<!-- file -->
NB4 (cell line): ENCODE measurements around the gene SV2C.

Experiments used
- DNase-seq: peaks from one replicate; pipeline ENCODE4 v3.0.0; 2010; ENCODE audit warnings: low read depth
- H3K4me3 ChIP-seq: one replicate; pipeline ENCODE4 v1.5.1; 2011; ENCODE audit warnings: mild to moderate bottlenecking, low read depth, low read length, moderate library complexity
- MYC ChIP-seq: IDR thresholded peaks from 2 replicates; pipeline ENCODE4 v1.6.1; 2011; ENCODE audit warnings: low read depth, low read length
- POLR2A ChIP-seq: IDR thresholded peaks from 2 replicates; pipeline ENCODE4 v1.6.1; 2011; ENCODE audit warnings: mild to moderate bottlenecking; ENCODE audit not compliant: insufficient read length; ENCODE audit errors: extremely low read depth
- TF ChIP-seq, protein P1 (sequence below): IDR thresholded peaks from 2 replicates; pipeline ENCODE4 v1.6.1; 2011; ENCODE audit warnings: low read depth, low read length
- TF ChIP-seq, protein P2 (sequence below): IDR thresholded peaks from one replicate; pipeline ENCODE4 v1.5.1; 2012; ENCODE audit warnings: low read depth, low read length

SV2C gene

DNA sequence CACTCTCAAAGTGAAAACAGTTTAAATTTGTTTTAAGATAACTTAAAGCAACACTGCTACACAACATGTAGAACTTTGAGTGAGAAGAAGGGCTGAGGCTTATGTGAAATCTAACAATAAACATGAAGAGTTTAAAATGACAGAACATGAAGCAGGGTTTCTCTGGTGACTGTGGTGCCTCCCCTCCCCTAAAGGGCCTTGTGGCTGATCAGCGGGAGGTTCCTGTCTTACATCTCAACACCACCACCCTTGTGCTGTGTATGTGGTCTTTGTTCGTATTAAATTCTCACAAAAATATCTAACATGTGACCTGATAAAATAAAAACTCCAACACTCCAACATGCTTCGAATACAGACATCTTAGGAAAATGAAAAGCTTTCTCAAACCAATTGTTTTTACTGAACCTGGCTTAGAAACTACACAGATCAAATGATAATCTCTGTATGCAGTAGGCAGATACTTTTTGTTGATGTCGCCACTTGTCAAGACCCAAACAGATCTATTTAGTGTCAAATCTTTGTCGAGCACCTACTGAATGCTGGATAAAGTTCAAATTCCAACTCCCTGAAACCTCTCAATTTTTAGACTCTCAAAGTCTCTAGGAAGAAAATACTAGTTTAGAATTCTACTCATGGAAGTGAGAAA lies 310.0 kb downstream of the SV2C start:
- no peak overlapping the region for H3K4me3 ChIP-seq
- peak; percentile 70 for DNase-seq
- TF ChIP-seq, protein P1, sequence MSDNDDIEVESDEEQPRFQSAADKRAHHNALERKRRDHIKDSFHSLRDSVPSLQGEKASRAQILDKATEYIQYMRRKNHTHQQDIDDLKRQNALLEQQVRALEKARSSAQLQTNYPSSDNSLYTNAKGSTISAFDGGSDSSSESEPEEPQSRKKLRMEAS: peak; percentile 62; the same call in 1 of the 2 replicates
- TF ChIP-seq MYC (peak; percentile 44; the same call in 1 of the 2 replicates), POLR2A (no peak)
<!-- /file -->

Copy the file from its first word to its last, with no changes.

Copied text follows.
NB4 (cell line): ENCODE measurements around the gene SV2C.

Experiments used
- DNase-seq: peaks from one replicate; pipeline ENCODE4 v3.0.0; 2010; ENCODE audit warnings: low read depth
- H3K4me3 ChIP-seq: one replicate; pipeline ENCODE4 v1.5.1; 2011; ENCODE audit warnings: mild to moderate bottlenecking, low read depth, low read length, moderate library complexity
- MYC ChIP-seq: IDR thresholded peaks from 2 replicates; pipeline ENCODE4 v1.6.1; 2011; ENCODE audit warnings: low read depth, low read length
- POLR2A ChIP-seq: IDR thresholded peaks from 2 replicates; pipeline ENCODE4 v1.6.1; 2011; ENCODE audit warnings: mild to moderate bottlenecking; ENCODE audit not compliant: insufficient read length; ENCODE audit errors: extremely low read depth
- TF ChIP-seq, protein P1 (sequence below): IDR thresholded peaks from 2 replicates; pipeline ENCODE4 v1.6.1; 2011; ENCODE audit warnings: low read depth, low read length
- TF ChIP-seq, protein P2 (sequence below): IDR thresholded peaks from one replicate; pipeline ENCODE4 v1.5.1; 2012; ENCODE audit warnings: low read depth, low read length

SV2C gene

DNA sequence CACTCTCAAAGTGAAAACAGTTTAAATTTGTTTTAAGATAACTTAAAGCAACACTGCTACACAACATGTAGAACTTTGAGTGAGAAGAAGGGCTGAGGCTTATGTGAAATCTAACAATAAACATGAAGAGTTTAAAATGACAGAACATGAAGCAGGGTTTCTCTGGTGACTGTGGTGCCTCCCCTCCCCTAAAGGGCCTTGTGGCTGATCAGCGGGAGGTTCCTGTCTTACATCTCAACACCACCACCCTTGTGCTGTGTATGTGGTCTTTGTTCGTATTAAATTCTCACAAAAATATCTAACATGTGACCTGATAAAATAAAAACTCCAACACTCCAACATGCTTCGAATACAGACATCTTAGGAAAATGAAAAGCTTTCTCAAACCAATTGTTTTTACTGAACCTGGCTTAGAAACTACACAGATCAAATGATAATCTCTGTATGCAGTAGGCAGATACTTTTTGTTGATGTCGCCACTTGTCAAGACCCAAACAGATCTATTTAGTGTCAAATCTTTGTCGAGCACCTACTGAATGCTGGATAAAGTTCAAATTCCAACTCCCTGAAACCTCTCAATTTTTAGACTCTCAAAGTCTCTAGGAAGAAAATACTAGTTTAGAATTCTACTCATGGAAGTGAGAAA lies 310.0 kb downstream of the SV2C start:
- no peak overlapping the region for H3K4me3 ChIP-seq
- peak; percentile 70 for DNase-seq
- TF ChIP-seq, protein P1, sequence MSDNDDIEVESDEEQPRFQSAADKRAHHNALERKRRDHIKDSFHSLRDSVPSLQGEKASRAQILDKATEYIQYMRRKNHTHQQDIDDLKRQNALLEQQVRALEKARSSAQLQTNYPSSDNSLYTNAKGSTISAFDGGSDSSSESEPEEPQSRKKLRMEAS: peak; percentile 62; the same call in 1 of the 2 replicates
- TF ChIP-seq MYC (peak; percentile 44; the same call in 1 of the 2 replicates), POLR2A (no peak)